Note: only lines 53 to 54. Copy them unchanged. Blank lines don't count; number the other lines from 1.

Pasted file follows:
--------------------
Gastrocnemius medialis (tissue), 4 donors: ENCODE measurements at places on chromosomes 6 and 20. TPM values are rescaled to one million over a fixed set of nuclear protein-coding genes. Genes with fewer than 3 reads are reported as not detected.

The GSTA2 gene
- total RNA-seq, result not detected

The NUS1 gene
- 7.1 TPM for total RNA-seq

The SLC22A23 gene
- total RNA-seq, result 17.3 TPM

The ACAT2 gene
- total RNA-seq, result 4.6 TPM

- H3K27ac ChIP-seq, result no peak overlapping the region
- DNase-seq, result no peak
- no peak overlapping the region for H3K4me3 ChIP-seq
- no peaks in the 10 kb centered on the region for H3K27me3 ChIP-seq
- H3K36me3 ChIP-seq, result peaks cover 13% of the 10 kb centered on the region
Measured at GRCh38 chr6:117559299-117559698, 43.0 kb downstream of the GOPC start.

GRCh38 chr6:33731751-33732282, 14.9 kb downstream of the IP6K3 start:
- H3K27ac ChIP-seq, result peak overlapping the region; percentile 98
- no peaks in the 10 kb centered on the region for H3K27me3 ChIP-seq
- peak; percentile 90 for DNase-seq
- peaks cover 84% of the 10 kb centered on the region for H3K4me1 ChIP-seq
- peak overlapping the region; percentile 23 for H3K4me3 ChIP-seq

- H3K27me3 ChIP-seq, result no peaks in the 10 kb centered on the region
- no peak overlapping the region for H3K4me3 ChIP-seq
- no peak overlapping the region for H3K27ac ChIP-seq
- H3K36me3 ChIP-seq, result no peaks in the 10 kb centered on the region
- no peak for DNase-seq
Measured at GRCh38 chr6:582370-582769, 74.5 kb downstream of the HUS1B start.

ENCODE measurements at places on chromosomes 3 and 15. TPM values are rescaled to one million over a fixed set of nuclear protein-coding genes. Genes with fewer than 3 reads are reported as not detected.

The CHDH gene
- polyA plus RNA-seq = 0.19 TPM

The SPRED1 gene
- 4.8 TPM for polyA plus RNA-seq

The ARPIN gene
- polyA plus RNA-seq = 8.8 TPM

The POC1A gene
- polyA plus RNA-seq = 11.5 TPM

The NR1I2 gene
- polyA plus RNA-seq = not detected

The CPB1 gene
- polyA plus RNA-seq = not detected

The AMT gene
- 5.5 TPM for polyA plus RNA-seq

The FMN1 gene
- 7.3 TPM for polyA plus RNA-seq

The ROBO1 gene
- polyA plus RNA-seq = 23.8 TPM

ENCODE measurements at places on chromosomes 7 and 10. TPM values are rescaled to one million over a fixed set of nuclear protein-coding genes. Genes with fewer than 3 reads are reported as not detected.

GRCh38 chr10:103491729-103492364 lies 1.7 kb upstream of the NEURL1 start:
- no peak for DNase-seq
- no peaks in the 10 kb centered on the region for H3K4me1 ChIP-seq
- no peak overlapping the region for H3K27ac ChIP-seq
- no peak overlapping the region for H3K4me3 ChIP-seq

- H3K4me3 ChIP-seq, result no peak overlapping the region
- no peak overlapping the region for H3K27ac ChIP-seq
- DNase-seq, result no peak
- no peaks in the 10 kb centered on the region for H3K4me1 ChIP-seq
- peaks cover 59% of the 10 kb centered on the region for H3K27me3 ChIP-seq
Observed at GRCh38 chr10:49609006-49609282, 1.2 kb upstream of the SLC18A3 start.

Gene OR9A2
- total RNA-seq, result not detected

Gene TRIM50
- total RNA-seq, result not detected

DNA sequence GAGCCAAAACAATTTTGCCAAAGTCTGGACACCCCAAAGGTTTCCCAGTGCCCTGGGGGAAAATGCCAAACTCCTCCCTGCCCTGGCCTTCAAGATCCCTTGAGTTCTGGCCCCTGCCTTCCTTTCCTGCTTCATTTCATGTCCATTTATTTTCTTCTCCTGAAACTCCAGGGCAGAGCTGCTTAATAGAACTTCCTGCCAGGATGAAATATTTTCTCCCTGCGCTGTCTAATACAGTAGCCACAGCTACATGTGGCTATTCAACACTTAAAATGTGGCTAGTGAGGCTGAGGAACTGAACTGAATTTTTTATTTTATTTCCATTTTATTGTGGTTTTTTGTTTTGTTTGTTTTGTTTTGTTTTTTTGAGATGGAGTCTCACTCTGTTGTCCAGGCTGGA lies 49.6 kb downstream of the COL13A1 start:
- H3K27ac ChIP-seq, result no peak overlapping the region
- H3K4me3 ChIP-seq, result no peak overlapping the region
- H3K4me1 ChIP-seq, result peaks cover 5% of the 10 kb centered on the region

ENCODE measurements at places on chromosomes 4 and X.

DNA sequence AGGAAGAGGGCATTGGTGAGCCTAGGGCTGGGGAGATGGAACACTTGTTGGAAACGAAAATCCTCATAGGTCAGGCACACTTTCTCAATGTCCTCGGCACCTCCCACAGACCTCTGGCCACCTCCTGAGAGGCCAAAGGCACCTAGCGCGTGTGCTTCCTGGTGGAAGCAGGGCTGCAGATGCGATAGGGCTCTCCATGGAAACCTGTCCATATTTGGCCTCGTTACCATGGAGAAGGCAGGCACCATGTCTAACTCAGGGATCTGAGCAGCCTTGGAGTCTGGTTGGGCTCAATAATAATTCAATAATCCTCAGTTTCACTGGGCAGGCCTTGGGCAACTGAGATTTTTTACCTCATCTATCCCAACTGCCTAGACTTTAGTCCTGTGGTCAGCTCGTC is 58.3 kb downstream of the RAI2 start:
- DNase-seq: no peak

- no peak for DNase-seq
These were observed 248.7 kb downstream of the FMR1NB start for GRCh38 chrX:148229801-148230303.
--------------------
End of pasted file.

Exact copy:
- H3K4me3 ChIP-seq, result no peak overlapping the region
- no peak overlapping the region for H3K27ac ChIP-seq